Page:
Archive for the ‘1000 Miles’ Category
“What’s in like to run in Paris?” friends sometimes ask.
Paris is one of those places that has a certain reputation. It has an identity that’s known around the world. But like with anything, there’s an identity that we see from the outside and the one we see from the inside.
When you live in a place you come to know that inner identity. You live the everyday things that no one ever talks about outside of that place, and that’s particularly true when it comes to Paris. Because who would be silly enough to criticize Paris?
Hills and altitude.
If I had to sum up the fifth month of 1,000 Miles, that would be it. Hills and altitude. There were a lot of both of them.
During the last month I was home in the US, so running meant taking on the hills in Forest Park in Portland (a reunion run for the 1,000 Miles trio), a thigh-burn inducing uphill climb by my parents’ house in Washington, and making my best attempt at emulating a mountain goat on trails around Telluride, Colorado.
Realization: I have much more training to do before I become a mountain goat.
Running takes time.
Any passion or project that we have requires time, but that time doesn’t appear out of thin air; we have to make that time. This is no news, but committing to running a certain number of miles a week means carving out space for a daily workout routine.
From the outside perspective this may seem tough. In fact, I have many friends that have said something along the lines of “man, that much take up so much of your time… I couldn’t do that” (note: yes, it does, and yes, yes you could). We’re all busy, and the thought of devoting at least an hour, sometimes two, almost every day is daunting to most. But the beauty of it is that eventually it becomes a habit. Skipping a run feels odd and disconcerting. It simply isn’t an option.
Usually when I talk about running I get really excited. Depending on how good the last run was I may get that moderately crazy look in my eyes. And I get excited when I sit down to write about it (proof: Month 1 and Month 2 recaps).
But March didn’t really have any of that. In fact I’m hesitant to even write a recap of the month because it felt like I barely ran at all. Instead, the knees said “you need to take a break!”
Because I’m not training for a marathon, or an ultra trail run, or a triathlon, the potential of an injury hadn’t really crossed my mind. Sure, I was intent on running a little more than usual, but not that much. But then the knees started hurting. Not in a “I am about to break” kind of way, but in a “hi! you better pay attention to us or we will break” kind of way.
So I did what any runner would do: got out the foam roller. I also added in a routine of sun salutations every morning. And some squats. In other words, I started doing all of those things that I knew I should have been doing from the get-go, but just hadn’t got around to.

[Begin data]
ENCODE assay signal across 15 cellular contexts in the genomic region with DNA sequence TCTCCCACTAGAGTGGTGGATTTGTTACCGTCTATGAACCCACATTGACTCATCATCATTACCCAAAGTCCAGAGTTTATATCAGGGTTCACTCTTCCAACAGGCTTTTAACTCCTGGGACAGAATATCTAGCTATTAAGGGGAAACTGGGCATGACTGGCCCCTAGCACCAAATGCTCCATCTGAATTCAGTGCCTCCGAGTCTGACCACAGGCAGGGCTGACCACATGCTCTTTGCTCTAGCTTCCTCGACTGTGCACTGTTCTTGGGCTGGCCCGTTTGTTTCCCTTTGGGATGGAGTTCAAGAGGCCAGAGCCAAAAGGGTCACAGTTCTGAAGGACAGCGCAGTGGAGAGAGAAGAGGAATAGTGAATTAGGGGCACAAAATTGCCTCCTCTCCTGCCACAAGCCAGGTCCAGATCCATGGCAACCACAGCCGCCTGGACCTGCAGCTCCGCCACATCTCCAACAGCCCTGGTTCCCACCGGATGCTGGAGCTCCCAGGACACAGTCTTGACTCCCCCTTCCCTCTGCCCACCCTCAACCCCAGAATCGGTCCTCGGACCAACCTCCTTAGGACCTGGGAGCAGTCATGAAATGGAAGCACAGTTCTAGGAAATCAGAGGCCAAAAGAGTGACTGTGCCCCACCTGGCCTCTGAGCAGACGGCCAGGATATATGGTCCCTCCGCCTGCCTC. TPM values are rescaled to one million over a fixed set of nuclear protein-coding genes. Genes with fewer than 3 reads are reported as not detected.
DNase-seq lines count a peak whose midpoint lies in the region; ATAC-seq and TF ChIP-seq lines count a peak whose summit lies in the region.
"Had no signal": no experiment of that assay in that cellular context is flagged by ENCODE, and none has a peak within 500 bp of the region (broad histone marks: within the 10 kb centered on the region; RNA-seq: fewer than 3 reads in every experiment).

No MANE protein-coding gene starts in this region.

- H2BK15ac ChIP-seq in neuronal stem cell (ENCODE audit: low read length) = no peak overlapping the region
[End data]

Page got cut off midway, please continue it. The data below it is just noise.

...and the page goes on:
Which got me thinking: how often does this happen to us in life in general?
It was yet another dark, gray, rainy morning. The alarm went off. I pressed snooze, and then snooze again. Finally I got into that window of “if you don’t get up at this very second your whole morning routine is going to be off” time and I dragged myself out of bed. The run was hard. Harder than I wanted to admit. I was tired and slow. But I kept the “remember how good you will feel afterwards” mantra. It was really all I could do to keep going.
If you think that running a lot makes running easier, it doesn’t. Well ok, it sort of does. But even when you run a lot, running is still hard.
Let me explain.
“Yes!” was my initial reaction.
Then came the second.
“Shit, that’s less than I should have run…”
When I first committed to the 1,000 Miles thing (yes, running 1,000 miles in 2014) I did some quick calculating.
Running 100 miles a month would put me over the 1,000 mile mark, meaning if I clocked a few months with 100 miles I would have some leeway. I then went to a calculator and figured out that what I really needed to do was hit about 20 miles a week, or about 80 miles a month. Doable, but after a month of not running I needed to work my way back up.
When you move (and the move is far far away) there are things you end up missing that you don’t initially expect. You expect to miss impromptu coffee dates with your friends and you expect to miss your favorite restaurants. You expect to miss your favorite bookstore and, if you’re moving away from the Pacific Northwest, you expect to miss weekend hikes and trips to the coast.
I expected all of this when I moved last year. I use the word “move” lightly because it was really a one-way-ticket kind of trip that was intended to end eventually but never did. Sometimes that’s how things go.
Back to the story of missing things. The one hole I really felt in my life last year was running.
Oh, I ran, but it was different.
In Portland, I had my running partner (and Running Partner is really just a short title for friend/therapist/sounding board/general motivator) Megan, and we had gotten into a semi-neurotic habit of getting up for what we liked to call “Rise and Run.” This meant hitting the pavement at 6:30am – sometimes 6 if one of us had an early meeting and didn’t want to miss out on a run.